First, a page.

Or, Why I Don’t Give a Flying Fuck About Swearing
There has been a scientific study indicating that swearing can relieve pain faster than chanting a neutral word
Using religious words to swear have been in literature for centuries. Chaucer used old English forms of swearing, but recanted his works on his deathbed (perhaps to hedge his bets in the afterlife).
In his Catholic culture, using invective was a deitific invocation without authoritative permission. “Bloody” and “bones” where derived from “by God’s (or Christ’s) blood” or “by God’s bones”. People where essentially calling on God for succour without a priest as a sanctified, sanitized intermediary. Baaaaaaad.
In our plugged-in world, people’s words are viral in seconds. And these words display a person’s mindset, character or attitude to others that may not know the speaker from personal experience.
For example, when we hear of celebrities’ politically incorrect gaffes, we are shocked by their character. Without knowing them personally, we have no way of knowing how accurate these words are—we don’t know the celebrity from our own experiences that would belie the words they’ve reportedly said.
How true is this for people who have little experience with the God from the Bible?
Let’s say you’ve never heard of Christ. Quietly, you listen carefully for his Name, out of curiosity. You see these examples of Christian speaking for God (which I’ve experienced):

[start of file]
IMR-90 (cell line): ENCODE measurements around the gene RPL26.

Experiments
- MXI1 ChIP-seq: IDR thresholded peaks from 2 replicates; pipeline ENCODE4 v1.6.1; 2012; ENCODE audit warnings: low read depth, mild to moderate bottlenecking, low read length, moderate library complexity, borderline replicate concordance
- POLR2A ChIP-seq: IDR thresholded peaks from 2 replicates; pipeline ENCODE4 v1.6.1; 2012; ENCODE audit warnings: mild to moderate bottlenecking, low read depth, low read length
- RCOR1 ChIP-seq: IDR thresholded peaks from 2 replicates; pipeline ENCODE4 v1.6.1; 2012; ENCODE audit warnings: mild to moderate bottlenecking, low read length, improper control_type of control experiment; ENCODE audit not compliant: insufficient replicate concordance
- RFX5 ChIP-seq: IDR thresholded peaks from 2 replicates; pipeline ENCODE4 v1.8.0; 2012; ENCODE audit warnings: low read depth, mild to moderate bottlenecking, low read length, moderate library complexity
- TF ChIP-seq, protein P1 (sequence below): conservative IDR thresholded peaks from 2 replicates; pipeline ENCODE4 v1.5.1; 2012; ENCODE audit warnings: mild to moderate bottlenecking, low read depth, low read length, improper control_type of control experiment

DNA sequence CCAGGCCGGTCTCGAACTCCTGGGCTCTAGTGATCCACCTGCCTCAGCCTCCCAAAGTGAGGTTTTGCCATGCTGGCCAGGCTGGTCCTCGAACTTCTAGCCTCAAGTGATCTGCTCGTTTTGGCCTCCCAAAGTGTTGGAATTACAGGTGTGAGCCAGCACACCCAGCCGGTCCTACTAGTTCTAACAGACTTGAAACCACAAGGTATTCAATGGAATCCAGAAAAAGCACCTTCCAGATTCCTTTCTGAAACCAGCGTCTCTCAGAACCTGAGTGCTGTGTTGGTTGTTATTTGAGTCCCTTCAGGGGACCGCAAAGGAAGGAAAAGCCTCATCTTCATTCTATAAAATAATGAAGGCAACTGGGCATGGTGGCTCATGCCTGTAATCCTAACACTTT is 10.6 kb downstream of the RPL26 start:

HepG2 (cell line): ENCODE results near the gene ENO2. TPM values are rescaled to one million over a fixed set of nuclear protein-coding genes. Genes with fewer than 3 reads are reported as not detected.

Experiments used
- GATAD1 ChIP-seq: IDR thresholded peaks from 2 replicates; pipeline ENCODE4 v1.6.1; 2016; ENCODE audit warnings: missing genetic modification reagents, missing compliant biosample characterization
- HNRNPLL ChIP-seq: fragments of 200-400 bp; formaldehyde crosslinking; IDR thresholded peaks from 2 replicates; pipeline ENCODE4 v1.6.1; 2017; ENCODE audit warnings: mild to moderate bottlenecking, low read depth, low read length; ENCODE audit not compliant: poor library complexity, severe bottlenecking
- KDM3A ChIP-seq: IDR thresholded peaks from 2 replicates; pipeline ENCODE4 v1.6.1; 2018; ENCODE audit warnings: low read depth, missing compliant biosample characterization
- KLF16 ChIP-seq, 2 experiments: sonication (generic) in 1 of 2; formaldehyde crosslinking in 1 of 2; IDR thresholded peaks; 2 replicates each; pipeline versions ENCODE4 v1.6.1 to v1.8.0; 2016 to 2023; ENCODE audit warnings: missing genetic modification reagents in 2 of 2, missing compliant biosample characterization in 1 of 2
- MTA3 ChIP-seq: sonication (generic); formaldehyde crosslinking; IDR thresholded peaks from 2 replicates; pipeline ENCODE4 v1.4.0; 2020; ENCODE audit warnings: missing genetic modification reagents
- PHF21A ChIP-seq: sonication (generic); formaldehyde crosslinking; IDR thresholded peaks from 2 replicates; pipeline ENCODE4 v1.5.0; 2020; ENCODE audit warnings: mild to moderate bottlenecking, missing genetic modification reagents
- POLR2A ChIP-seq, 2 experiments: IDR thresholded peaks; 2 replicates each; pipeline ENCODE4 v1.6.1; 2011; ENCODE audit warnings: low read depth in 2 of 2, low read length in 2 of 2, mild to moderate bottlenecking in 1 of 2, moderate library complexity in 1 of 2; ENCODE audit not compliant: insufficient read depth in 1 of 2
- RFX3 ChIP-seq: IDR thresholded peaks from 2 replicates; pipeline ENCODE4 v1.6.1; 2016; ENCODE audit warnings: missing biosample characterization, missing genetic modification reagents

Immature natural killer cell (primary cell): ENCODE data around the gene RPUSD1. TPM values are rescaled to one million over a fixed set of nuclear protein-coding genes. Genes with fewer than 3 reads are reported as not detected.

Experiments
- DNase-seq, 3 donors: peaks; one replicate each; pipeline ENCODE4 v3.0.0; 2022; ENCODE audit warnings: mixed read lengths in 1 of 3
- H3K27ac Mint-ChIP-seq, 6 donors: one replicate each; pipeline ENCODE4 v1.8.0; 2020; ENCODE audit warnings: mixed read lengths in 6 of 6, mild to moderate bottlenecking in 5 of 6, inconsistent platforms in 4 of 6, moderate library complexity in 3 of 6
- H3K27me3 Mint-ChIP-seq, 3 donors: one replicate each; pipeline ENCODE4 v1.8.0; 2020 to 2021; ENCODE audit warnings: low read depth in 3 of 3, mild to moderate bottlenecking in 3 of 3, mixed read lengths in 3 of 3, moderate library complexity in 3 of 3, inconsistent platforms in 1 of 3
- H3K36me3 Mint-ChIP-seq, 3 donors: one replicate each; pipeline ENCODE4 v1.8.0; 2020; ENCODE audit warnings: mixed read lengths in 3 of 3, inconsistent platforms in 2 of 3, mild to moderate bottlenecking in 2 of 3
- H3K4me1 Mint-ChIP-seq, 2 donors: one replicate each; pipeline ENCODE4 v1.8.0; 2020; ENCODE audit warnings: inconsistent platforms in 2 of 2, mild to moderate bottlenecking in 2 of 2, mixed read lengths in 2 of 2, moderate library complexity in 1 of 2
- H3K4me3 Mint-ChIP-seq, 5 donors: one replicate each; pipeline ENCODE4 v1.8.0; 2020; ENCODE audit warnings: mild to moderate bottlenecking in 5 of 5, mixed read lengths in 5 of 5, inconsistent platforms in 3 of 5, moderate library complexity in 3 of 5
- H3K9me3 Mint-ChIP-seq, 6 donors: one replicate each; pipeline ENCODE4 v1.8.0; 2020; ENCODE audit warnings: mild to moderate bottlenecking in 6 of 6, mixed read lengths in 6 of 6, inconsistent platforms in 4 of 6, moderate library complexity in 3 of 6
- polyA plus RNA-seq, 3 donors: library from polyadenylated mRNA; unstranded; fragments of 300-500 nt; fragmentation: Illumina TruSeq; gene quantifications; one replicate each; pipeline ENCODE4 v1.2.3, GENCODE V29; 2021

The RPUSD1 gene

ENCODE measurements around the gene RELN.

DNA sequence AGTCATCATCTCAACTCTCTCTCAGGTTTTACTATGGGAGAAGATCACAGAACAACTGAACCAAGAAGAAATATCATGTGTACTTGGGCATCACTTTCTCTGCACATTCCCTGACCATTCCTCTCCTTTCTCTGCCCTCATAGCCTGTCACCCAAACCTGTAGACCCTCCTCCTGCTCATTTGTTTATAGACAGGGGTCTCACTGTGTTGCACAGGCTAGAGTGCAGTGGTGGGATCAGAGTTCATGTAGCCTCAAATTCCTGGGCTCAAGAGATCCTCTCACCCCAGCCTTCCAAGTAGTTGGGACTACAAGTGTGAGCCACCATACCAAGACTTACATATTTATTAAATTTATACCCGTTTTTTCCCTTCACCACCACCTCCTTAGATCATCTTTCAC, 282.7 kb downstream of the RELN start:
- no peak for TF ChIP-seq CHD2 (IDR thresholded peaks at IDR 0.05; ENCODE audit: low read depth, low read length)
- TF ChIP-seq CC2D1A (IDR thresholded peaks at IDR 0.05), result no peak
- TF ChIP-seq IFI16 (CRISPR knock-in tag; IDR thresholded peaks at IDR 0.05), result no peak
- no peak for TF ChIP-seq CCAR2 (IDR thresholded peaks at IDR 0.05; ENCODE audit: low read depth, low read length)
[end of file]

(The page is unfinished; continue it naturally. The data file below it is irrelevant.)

-A person who has applied for a church job goes up for prayer. One of the “prayer partners” is on the hiring committee. Suddenly, this asshole “prayer partner” has a “word from the Lord” about the outcome of the hiring process (duh!).
-A church is making a major decision about its future. People on either side of the issue insist they have God’s word supporting him, and each side is spouting Scripture and/or “prophetic words”.
-A couple is getting divorced. Without information or support, dumbasses judged the individuals to their face and behind their backs with the scripture “God hates divorce” [http://www.biblegateway.com/passage/?search=Malachi+2%3A16&version=NASB]. If the Bible-thumpers were challenged for this ignorant and inappropriate response, they replied, “These are God’s words, not mine.”
Which instance is more likely to put someone off God’s character—someone in pain howling “Jesus H Christ on a stick!” or the prig who tells others they have a personal in with the Almighty Creator, and this allows them to dictate to others how to act, think, or speak?
Which misuse of God’s name is more likely to negatively affect a person’s future relationship with God—to scream “Oh my GOD!” when seeing an email revealing a spouse’s infidelity, or to say to that spouse that she should make her husband the head of their household, submit to him as she would to God, and devote herself to forgiving him when the "wayward” spouse has no intention of changing?
Words have power. Will you focus on words that people use to express pain, anger, derision, or other human sentiment? Or will you focus on your words that portray a Being whom you represent?